Note: This is part one of two; the second part will be posted next week.
No matter what your position in IT might be, you're probably pretty darn familiar with IPv4. You can't configure the first thing on a network today without at least having some basic idea how subnet masks, default gateways, and DNS allow the network to function. If you're tasked with day-to-day management of a larger network, you may be very familiar with a whole slew of deeper info, such as how to set up DHCP to autonumber workstations, perform more complex subnetting, and configure dynamic routing protocols.
For better or for worse, everything you've learned about IP throughout your career is about to change.
[ Don't forget to check out Matt Prigge's IPv6 checklist and get your Windows networks IPv6-ready while you still can. | Get expert networking how-to advice from InfoWorld's Networking Deep Dive PDF special report. | Keep up on the latest networking news with our Technology: Networking newsletter. ]
The IANA issued its last /8 block of IPv4 addresses earlier this month. The Regional Internet Registries are on pace to run out of smaller blocks to assign to ISPs and corporations within a year or so. Many ISPs have done a good job planning ahead and have a lot of space on hand, but it can't last forever. It's not an issue of whether IPv4 address space exhaustion will force you to get on the IPv6 bandwagon, but when.
Getting Vyatta installed
In my case, getting Vyatta installed was a bit more complicated than it might be for most. Vyatta is distributed in a few different formats, including a Live CD image that you can burn to a disc and a ready-made VMware appliance. Unfortunately, I'm not using VMware, and the box I wanted to install Vyatta on doesn't have a CD-ROM.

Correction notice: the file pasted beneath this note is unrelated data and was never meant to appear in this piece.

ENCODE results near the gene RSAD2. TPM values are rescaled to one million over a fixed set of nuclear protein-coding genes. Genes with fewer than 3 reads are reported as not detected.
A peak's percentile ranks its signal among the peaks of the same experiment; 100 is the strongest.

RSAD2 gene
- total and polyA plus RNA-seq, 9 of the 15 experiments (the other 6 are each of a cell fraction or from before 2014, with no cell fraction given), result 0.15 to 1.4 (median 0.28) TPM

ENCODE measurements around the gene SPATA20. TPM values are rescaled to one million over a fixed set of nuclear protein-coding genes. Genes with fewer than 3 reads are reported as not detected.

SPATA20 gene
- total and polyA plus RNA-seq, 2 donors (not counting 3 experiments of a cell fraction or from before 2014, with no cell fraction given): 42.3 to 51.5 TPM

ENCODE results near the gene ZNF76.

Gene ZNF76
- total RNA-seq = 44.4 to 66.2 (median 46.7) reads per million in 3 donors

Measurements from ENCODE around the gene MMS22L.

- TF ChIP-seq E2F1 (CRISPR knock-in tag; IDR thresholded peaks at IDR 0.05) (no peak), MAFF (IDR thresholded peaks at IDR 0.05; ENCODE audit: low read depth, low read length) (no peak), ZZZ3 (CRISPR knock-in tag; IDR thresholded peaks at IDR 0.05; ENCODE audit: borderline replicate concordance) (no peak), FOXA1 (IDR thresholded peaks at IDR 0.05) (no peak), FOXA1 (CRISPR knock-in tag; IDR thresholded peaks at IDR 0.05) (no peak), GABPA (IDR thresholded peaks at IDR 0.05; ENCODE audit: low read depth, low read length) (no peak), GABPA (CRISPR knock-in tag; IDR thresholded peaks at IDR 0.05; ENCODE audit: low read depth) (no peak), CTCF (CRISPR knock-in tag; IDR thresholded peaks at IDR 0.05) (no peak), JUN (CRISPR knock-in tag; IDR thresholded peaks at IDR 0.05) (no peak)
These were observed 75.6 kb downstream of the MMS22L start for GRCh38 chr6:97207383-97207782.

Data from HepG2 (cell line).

However, it's fairly easy to slap together an installer that will run off a USB thumb drive. If you're in that boat, there are some old but still accurate instructions on the Vyatta forums (a great resource if you get stuck).
Once you have your boot media -- either a CD-ROM or a flash drive -- ready to go, you can boot up your machine and get started. It's important to realize that what you're actually booting isn't strictly an installer -- it's a fully functional Vyatta environment. To burn that environment onto permanent storage, such as a hard drive or a CompactFlash card, so that you can save your configuration easily, you'll need to log in (both the username and password are "vyatta") and run the
That will run you through a few basic options about whether to enable software RAID (if you have more than one hard drive you want to mirror) and what disk configuration to use. If you're not sure, you can generally accept the defaults on just about everything. Once the installer has done its job, you can shut down the machine, remove the media, and turn it back on. If all went well, you should be presented with another login prompt.
I also wanted to enable SSH (console) and access to the HTTPS Web interface:
set service 'https'
set service ssh port '22'